SIEBERG: All right, from safe cars to unsafe copters. The engine failure rate of a Coast Guard Search and Rescue helicopter and climbing dramatically and officials aren't quite sure why as reports.


UNIDENTIFIED MALE: Hi. Everyone ready?


JEANNE MESERVE, CNN CORRESPONDENT (voice-over): A Coast Guard HH-65 suffers a power loss in one engine. The pilot dumps fuel even a life raft to make a risky emergency landing on a cutter deck one third the size of a basketball court.

UNIDENTIFIED MALE: Nice Job. Nice job. Outstanding. All right let's sit this thing down.

MESERVE: Jeff (SIC) Makowski was piloting an HH-65 during the Gulf War when it had the same problem. Given the choice of landing in unfriendly Syria or ditching, he was forced to make a cutter landing at night and he hasn't forgotten.

CMDR. ROBERT MAKOWSKI, U.S. COAST GUARD: When I take off I'm always thinking, where could I land if I lose an engine? Every time I'm coming in for a landing, all right, where would I go, what would I do in this situation.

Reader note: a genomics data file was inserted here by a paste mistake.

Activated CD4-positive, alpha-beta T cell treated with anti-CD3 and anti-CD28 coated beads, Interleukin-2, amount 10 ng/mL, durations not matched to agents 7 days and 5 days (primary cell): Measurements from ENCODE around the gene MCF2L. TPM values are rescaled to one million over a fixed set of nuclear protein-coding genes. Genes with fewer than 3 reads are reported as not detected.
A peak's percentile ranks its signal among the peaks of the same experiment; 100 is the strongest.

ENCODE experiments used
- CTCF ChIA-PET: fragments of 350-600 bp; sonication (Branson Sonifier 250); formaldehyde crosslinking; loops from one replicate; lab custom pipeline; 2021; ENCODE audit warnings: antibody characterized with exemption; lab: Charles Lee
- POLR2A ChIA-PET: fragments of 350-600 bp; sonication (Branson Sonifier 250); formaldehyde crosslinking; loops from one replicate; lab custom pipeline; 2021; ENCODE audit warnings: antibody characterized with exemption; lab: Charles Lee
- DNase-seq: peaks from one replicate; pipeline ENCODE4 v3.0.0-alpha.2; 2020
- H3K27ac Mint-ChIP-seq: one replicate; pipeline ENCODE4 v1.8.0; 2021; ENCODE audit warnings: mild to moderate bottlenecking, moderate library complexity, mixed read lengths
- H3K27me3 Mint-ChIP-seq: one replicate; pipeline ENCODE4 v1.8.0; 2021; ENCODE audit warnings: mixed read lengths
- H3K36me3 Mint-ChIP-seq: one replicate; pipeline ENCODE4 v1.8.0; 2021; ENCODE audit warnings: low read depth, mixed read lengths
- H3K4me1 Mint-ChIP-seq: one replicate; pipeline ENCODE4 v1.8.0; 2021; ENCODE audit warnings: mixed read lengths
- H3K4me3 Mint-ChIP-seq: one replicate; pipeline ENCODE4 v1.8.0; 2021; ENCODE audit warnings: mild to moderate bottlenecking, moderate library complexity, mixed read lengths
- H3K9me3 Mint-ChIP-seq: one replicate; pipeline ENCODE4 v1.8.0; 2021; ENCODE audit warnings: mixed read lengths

MESERVE: Engine power loses in the Coast Guard's HH-65s have been spiraling upward at an alarming rate. They used to average about 10 a year, but climbed to 171 in the last 12 months.

READ ADMIRAL GARY BLORE, U.S. COAST GUARD: It's capable of flying on one engine. You just can't stay in a hover or do a maneuver on one engine.

MESERVE: Crippling to a helicopter critical to search and rescue and described as the backbone of the Coast Guard aviation fleet. Because of the engine problems, the choppers are no longer allowed to land in tight quarters like hospital helipads and the distance and duration of their flights have been limited.

MAKOWSKI: It affected us actually going out and either saving lives or helping those in great distress.

MESERVE: The problem with the engines and their control system has not been pinpointed, but among the contributing factors age, modifications that have increased the choppers weight and increased flight hours resulting from the Coast Guard's expanded Homeland Security mission. The American-made engines were put on the French choppers when they were purchased in the early '80s because of Buy America provision. They are now being replaced with engines from a U.S. subsidiary of the original French manufacturer. Some believe it would be more economical in the long term just to buy new helicopters.